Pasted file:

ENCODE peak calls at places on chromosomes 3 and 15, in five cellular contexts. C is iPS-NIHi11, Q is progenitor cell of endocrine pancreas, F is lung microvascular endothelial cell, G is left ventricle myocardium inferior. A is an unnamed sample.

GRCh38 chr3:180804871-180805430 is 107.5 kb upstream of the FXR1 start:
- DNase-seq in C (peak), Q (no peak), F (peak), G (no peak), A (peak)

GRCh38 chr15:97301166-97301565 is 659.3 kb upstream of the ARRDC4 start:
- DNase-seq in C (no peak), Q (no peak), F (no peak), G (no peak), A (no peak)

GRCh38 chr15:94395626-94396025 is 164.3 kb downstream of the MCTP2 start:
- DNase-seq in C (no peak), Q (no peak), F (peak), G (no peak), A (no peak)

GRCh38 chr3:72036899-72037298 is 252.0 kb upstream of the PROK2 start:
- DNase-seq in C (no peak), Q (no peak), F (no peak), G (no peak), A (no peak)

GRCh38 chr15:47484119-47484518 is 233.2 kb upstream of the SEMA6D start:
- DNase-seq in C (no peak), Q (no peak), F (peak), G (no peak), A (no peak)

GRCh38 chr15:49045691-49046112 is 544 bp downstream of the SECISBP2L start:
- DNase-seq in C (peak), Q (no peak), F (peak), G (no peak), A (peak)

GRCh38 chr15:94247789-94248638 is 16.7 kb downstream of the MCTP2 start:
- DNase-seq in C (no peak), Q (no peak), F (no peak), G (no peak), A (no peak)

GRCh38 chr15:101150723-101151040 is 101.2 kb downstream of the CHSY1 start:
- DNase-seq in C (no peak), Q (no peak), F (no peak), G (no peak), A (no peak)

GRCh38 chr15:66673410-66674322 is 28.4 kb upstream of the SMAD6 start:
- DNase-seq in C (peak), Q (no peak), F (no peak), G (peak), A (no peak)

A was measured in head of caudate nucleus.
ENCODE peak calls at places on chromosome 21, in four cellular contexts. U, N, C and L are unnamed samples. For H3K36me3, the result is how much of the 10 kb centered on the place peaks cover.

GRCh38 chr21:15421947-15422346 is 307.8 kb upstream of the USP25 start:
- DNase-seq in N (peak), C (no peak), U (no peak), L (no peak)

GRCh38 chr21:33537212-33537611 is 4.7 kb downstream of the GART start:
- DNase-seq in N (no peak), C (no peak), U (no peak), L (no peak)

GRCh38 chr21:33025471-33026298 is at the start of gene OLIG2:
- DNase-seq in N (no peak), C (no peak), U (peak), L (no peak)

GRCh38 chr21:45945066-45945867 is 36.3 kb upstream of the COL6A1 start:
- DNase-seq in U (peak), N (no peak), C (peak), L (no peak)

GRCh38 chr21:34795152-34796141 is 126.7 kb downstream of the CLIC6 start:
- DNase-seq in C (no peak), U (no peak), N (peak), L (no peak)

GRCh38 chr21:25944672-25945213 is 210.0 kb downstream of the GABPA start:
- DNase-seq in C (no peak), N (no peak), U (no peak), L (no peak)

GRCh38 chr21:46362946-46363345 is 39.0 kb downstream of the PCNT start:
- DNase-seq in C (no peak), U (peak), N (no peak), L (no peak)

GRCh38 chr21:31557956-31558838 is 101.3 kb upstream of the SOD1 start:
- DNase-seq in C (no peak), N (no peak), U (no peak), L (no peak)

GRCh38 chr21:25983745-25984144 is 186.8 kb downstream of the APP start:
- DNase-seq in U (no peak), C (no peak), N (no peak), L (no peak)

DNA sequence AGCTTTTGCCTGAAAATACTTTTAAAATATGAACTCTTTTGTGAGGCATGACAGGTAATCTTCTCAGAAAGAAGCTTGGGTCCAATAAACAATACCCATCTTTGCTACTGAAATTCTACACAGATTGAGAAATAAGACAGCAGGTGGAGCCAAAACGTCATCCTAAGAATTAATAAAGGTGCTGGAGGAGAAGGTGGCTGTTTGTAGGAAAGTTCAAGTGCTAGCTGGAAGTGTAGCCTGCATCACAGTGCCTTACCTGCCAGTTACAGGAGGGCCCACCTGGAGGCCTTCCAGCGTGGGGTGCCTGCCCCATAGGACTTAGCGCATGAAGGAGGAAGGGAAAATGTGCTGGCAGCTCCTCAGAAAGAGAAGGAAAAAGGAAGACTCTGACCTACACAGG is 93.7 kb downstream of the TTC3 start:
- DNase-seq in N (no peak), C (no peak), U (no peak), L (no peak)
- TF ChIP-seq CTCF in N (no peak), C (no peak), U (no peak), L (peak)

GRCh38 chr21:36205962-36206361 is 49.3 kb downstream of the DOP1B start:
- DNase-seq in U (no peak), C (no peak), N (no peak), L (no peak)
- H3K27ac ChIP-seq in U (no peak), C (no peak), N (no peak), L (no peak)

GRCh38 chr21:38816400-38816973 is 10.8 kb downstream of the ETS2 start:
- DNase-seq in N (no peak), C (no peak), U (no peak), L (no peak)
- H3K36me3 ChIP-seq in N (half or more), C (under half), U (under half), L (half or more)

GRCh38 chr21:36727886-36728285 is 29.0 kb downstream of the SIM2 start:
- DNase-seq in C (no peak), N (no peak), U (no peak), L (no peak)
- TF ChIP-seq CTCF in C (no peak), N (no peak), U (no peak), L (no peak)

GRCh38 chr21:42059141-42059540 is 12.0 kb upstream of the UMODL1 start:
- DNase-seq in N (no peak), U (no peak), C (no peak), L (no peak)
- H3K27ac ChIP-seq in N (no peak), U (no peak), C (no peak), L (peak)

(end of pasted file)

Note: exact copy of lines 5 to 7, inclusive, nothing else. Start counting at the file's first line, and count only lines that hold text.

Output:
- DNase-seq in C (no peak), Q (no peak), F (no peak), G (no peak), A (no peak)

GRCh38 chr15:94395626-94396025 is 164.3 kb downstream of the MCTP2 start:
- DNase-seq in C (no peak), Q (no peak), F (peak), G (no peak), A (no peak)